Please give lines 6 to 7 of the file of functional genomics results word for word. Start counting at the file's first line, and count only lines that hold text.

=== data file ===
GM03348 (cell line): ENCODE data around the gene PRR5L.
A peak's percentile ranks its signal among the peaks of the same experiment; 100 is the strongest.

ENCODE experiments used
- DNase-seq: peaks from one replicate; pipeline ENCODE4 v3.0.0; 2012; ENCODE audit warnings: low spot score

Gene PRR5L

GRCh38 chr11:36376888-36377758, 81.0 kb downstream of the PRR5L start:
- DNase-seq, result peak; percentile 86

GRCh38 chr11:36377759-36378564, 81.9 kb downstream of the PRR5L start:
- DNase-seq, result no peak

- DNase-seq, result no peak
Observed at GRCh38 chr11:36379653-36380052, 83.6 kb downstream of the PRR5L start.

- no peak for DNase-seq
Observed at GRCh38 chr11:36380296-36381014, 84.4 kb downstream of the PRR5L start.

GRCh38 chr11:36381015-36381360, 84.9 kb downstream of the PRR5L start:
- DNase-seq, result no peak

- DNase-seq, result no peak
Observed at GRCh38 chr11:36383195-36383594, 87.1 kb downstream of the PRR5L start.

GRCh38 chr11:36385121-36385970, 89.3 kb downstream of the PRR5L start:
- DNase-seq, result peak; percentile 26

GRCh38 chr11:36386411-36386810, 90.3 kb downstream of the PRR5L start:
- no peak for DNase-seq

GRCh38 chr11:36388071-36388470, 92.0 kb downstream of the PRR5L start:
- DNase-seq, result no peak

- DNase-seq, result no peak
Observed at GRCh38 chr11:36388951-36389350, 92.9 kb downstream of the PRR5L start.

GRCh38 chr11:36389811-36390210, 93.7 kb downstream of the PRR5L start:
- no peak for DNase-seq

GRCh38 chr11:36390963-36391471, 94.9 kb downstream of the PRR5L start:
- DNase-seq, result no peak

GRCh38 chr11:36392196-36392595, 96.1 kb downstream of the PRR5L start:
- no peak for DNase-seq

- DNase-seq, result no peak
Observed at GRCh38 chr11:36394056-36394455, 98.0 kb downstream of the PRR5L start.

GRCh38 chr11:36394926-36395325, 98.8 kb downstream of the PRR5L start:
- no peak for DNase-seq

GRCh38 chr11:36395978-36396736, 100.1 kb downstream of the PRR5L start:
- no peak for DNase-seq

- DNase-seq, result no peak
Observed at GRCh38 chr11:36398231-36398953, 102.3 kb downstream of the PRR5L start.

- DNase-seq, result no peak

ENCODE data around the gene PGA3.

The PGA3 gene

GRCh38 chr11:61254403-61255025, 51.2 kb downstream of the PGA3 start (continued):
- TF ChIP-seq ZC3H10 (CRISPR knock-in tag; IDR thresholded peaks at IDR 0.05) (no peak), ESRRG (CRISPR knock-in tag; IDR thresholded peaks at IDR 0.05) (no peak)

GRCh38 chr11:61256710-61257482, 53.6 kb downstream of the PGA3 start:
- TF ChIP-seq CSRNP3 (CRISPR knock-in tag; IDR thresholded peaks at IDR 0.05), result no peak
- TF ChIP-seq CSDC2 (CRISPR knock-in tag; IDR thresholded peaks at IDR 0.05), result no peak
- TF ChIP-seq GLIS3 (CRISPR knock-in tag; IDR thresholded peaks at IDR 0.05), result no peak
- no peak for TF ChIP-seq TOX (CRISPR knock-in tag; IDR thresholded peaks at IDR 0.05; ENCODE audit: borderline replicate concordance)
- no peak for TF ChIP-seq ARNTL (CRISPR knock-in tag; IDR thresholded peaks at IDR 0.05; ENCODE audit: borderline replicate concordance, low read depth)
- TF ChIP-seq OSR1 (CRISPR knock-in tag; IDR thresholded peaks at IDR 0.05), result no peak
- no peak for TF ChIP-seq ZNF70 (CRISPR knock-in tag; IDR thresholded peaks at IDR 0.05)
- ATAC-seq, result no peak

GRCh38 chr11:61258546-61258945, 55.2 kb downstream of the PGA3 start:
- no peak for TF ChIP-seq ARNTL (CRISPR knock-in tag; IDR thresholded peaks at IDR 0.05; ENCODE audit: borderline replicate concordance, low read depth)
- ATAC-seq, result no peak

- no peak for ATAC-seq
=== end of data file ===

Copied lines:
GRCh38 chr11:36376888-36377758, 81.0 kb downstream of the PRR5L start:
- DNase-seq, result peak; percentile 86